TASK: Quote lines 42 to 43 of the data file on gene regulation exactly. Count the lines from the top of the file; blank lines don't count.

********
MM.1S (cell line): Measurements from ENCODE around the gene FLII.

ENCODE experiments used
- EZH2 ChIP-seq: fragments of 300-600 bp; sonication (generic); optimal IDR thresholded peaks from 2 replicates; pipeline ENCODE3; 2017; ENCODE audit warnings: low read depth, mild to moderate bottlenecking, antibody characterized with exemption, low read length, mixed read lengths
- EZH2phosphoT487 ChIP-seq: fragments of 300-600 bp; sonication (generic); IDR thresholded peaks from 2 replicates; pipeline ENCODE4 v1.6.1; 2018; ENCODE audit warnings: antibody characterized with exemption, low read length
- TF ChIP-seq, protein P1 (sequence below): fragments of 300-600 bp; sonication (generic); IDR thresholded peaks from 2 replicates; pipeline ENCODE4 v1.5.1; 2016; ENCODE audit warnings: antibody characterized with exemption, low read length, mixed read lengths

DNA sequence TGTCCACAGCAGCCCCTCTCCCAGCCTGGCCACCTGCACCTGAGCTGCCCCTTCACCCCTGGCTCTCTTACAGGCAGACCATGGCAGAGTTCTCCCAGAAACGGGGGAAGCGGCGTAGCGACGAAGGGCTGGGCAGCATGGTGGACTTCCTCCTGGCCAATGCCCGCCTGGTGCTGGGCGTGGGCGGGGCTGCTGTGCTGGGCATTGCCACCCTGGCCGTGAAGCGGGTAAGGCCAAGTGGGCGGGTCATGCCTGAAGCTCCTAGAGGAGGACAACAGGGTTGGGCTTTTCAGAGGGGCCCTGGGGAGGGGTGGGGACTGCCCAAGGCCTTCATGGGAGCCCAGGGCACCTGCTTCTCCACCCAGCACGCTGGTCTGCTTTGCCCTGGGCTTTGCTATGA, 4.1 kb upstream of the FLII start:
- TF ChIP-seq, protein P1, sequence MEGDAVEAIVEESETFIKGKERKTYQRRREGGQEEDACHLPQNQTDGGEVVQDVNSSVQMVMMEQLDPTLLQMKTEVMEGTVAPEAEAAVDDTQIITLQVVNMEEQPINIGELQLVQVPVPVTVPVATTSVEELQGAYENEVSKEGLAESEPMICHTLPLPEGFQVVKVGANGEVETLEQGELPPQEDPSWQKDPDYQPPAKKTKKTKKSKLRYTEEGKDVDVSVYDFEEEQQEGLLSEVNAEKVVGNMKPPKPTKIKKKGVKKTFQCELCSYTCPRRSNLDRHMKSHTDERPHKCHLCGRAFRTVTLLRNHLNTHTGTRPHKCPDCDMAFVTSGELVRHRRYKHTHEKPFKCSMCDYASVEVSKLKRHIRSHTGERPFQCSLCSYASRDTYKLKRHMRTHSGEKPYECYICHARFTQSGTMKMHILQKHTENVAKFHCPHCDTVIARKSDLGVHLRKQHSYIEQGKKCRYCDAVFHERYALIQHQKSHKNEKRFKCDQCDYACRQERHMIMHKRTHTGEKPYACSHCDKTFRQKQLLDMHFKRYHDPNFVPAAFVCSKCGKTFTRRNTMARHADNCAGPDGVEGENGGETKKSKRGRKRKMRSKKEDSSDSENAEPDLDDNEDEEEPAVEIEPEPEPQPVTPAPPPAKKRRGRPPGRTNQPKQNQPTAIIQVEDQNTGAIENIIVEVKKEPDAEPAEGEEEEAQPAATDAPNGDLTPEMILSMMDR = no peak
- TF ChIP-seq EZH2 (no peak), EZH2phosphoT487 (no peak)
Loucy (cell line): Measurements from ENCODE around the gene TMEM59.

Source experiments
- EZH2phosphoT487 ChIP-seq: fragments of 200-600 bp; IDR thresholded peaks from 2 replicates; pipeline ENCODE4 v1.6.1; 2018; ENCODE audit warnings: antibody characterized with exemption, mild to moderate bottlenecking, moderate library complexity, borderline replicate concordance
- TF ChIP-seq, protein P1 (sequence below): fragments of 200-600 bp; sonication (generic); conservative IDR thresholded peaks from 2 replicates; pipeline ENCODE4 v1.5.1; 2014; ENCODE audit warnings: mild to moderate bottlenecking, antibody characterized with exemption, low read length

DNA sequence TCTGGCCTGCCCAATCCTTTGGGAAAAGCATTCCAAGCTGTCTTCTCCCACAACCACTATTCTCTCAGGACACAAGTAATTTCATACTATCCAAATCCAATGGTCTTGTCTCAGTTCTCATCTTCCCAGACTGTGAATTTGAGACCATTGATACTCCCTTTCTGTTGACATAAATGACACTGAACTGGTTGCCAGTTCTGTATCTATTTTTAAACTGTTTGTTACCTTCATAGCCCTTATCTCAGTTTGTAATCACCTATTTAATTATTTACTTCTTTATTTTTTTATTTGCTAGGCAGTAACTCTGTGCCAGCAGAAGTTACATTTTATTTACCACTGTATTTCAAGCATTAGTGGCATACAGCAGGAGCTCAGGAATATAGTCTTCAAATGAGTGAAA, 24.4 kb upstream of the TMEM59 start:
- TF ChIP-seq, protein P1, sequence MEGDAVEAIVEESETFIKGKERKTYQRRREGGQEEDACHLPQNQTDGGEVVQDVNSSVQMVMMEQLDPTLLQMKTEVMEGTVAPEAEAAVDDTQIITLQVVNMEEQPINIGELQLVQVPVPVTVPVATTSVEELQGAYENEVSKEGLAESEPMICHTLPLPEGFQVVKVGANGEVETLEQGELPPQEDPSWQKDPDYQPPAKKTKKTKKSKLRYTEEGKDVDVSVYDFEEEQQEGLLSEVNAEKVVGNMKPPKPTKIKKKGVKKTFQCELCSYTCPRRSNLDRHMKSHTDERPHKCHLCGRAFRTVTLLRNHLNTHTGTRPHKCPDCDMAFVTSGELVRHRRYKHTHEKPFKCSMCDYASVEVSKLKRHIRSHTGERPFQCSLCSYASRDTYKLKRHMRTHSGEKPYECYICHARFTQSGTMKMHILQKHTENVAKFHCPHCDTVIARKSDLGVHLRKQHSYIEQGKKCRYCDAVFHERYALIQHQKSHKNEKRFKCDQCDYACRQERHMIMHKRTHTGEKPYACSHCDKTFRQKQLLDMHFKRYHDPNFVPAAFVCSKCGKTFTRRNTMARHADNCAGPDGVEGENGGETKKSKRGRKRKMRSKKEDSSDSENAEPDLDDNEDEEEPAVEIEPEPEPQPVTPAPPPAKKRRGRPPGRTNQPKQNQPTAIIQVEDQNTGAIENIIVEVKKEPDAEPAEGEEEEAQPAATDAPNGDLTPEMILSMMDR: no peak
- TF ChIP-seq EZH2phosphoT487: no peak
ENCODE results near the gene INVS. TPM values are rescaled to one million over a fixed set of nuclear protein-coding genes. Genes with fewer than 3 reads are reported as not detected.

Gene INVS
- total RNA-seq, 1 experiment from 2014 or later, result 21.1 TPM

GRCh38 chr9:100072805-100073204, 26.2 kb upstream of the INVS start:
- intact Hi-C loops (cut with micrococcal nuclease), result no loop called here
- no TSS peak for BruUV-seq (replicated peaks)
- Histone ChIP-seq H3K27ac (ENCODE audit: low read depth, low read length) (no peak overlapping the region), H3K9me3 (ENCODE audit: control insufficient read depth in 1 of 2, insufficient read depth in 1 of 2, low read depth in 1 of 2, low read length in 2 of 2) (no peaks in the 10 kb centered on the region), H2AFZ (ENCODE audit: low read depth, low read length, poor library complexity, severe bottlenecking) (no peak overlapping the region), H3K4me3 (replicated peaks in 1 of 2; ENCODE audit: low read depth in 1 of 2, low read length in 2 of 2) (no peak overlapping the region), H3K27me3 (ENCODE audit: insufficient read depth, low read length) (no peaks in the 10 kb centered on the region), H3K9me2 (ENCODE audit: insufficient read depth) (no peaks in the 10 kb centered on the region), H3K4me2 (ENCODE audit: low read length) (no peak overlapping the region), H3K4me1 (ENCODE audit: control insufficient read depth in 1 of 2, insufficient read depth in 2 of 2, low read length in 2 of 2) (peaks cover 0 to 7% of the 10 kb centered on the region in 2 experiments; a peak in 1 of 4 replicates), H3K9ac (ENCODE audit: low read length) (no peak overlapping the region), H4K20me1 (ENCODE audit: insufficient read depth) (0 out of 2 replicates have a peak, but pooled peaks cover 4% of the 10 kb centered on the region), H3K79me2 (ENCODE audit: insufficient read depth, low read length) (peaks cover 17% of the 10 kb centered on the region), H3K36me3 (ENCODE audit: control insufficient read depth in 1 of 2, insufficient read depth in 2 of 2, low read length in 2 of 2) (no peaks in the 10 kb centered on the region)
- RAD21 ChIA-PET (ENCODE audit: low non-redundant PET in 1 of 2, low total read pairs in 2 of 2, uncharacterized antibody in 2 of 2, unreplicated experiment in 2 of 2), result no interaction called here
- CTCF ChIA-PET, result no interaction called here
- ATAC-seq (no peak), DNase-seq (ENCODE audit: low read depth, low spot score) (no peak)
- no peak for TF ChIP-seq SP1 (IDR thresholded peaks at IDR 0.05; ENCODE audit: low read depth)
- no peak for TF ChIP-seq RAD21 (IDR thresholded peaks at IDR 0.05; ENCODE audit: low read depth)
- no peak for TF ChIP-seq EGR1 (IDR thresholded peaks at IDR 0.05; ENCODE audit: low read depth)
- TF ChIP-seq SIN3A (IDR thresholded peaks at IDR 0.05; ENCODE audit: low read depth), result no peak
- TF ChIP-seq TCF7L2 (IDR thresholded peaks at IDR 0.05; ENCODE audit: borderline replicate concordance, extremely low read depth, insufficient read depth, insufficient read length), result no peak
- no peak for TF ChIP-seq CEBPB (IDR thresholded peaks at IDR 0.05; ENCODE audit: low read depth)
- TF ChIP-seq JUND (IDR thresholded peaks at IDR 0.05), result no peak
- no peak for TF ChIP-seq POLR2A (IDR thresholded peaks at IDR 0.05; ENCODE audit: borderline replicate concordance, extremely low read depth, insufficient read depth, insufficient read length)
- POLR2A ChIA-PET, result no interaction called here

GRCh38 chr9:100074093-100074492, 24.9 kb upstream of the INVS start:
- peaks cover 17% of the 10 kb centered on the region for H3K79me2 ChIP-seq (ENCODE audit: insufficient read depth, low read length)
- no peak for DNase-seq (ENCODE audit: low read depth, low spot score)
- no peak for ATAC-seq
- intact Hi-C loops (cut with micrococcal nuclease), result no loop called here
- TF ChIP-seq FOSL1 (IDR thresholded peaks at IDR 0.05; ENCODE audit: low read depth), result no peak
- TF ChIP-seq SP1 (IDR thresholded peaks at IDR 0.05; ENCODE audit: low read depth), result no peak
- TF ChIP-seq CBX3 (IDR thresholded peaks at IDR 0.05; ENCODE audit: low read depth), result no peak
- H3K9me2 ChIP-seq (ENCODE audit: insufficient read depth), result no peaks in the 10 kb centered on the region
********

- TF ChIP-seq CBX3 (IDR thresholded peaks at IDR 0.05; ENCODE audit: low read depth), result no peak
- H3K9me2 ChIP-seq (ENCODE audit: insufficient read depth), result no peaks in the 10 kb centered on the region